Only a couple of days before he passed, his breathing changed and suction was required intermittently to help alleviate the phlegm accumulating in his passageway, which meant swallowing had decreased drastically. Then, he started sounding different. His breathing pattern had changed. Maybe it was mental denial on my part because I knew he was gravely sick, but I was resistant to the fact it would be so soon and when he started to struggle in his intake of breath, I called hospice immediately for advice and I was asked to sit down, followed by “Marsha, Billy is actively dying.”

Our Pastor (‘Preacher’ Steve Smith – Manteo First Assembly) had just visited Billy earlier that day and prayed over him asking God to “take this brave soldier home.” Turns out, Preacher Steve was “spot on.” Thanks to the hospice supervisor and her words of wisdom and experience, we had just enough time to beckon our family and closest friends who weren’t already with us at the house to come and say good-bye one last time.

She was right. She knew just by my descriptions of his status and she did all she could to prepare us. Within an hour, after lots of kisses, handholding and whispers in Billy’s ear of “I love you babe,” I tried to express my thoughts, my final conversation with the man I loved so much. I thanked him for all his love and for being the best husband, father, grandfather and friend a man can be. I told him it would be okay and that Jesus loved him. I told him I would look for him in Heaven . . . . again and again . . . “I love you.” And then, he was gone.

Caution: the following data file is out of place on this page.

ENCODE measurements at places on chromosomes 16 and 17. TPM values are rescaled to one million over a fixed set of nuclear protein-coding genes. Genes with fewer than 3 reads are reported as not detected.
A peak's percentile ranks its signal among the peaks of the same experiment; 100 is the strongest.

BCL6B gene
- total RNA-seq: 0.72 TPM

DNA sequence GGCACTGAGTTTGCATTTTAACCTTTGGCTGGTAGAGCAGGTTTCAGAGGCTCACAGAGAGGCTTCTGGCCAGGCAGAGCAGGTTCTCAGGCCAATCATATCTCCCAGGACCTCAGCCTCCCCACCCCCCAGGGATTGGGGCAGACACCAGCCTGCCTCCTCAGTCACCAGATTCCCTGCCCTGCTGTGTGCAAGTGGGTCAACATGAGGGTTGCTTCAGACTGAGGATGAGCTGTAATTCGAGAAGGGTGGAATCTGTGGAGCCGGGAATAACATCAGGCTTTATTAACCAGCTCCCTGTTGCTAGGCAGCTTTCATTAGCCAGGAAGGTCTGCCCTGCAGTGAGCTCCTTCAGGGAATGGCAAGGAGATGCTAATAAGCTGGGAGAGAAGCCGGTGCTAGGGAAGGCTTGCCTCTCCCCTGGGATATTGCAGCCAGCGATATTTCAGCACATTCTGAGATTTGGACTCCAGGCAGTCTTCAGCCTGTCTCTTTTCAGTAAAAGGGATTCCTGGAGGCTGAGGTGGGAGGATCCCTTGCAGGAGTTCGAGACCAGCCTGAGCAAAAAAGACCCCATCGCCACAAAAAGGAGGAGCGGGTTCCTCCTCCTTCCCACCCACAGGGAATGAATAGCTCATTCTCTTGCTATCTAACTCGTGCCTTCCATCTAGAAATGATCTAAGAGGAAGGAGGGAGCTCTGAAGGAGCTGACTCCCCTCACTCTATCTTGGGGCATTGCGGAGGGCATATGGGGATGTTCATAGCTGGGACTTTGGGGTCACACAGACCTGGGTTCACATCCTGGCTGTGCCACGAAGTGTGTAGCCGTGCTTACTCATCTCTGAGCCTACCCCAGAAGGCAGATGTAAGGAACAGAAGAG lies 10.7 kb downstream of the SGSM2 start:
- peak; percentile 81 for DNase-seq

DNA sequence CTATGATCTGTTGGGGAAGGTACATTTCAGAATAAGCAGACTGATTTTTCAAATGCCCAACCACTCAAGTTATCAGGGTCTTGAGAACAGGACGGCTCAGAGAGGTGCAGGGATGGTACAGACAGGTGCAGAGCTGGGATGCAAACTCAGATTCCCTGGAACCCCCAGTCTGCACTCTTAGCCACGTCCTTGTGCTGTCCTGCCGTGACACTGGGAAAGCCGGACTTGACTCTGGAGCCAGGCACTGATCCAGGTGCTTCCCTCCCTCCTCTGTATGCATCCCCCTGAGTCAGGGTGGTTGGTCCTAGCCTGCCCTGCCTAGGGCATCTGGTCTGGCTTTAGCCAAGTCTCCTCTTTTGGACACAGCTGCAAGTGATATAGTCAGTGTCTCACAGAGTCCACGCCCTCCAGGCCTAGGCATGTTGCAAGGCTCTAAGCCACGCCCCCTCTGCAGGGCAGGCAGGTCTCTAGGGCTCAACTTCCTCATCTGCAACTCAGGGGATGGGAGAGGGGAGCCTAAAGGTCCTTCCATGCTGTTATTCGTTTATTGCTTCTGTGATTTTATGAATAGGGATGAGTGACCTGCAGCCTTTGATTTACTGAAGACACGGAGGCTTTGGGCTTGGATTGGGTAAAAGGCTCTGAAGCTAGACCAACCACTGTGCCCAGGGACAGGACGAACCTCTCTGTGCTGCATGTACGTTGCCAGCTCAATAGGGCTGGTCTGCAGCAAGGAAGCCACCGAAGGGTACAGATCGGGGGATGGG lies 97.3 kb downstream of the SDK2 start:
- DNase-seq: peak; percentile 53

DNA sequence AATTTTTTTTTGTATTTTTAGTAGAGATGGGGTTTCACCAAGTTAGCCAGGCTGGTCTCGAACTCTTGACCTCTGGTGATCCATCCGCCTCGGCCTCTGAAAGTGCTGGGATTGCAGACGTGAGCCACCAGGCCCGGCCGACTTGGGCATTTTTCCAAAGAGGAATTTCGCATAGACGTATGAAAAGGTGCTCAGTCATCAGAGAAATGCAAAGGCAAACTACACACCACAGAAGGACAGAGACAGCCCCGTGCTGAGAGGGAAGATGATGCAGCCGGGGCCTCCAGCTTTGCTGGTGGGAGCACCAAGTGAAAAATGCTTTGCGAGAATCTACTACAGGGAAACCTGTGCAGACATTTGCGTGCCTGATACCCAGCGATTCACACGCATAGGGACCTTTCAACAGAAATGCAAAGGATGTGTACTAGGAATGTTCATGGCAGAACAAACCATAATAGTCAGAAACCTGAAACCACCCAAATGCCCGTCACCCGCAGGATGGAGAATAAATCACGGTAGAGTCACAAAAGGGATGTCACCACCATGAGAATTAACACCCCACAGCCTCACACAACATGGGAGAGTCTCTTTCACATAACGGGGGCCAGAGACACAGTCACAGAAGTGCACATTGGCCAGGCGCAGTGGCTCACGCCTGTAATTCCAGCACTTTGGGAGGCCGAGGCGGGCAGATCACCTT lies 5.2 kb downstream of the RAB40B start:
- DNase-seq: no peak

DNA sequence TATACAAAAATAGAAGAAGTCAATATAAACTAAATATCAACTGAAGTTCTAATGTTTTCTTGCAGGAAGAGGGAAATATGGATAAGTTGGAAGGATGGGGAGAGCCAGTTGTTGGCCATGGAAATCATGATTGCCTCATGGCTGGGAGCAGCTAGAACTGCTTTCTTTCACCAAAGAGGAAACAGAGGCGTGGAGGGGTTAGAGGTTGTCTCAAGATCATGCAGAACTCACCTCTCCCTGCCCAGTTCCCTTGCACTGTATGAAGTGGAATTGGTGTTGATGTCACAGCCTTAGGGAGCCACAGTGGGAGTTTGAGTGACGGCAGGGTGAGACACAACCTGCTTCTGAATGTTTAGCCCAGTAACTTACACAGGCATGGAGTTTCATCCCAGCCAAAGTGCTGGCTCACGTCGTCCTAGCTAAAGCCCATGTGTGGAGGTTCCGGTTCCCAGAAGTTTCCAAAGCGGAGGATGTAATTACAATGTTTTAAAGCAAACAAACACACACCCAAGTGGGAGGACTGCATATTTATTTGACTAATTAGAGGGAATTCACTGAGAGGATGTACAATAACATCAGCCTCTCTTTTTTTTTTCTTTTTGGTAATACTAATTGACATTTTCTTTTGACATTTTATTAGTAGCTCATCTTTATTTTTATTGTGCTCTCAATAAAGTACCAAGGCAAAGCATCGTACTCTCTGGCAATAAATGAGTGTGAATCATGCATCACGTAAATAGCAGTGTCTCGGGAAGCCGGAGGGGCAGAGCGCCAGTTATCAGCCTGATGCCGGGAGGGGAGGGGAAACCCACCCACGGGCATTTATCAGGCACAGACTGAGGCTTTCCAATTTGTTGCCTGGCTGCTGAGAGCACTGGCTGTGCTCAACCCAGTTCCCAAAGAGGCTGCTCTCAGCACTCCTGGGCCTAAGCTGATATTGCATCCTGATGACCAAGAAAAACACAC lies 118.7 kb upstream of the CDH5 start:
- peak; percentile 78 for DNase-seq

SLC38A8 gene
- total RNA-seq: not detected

Through overflowing tears and the last kiss on Billy’s sweet lips, my eyes strained to focus on our loved ones standing and sitting nearby. The necessary participants needed for official proclamation of Billy’s death were called and came quickly, examined him and rendered their conclusion and it was done.

Then a veteran, V.F.W. member and friend ushered me and our youngest granddaughter into our office/craft room away from where I would have observed Billy leaving our home for the very last time. At first, I was resistant. I didn’t want to leave his side even though his soul had left it. I wanted to hold his hand until they took him away. I didn’t want to abandon him even though he had already left his body behind.

In retrospect, in my office/craft sanctuary, I strained to look through the slight door opening to see what I could see, but she kept me distracted as best she could so, thank the Lord, I did not see him on the stretcher. In retrospect, I am so grateful to her for ushering me out of the dining/living room area when she did, so thankful.

In the last of this “Something Nobody Wants to Talk About” series next week, I will tell you the outstanding help and support I received from the funeral home who also provided outstanding service and care and the most important advice the director gave me that I also thank God for today.

For those of you who have not experienced this personal journey yourself, I am glad. For those of you who have, whether a widow or widower, we’re “family” in our grief and reflections. We are strong. We get through it. We carry on because we have to, but we can also be of great help to each other in our kinship.

Until next time, be happy, be safe and be proud. Love each other, forgive those who have hurt you. Pray for those who break your heart or disappoint you in family, business and/or in political matters. Call me if you would like on my cell: 252-202-2058 or email me at giglineheroes@aol.com. If you have a question related to submitting a new V.A. claim, about an existing pending claim or acquiring a duplicate of your original DD-214, please contact Patty O’Sullivan, Dare County Veteran Service Officer at 252-475-5604 or email her at dcvac@darenc.com.

God bless you and remember that I love you all, even if I don’t know you. God does and that’s enough for me. Stay tuned.

FOR MORE COLUMNS AND LETTERS TO THE EDITOR, CHECK OUT OUR OPINION SECTION HERE.

READ MORE FROM MARSHA BROWN HERE.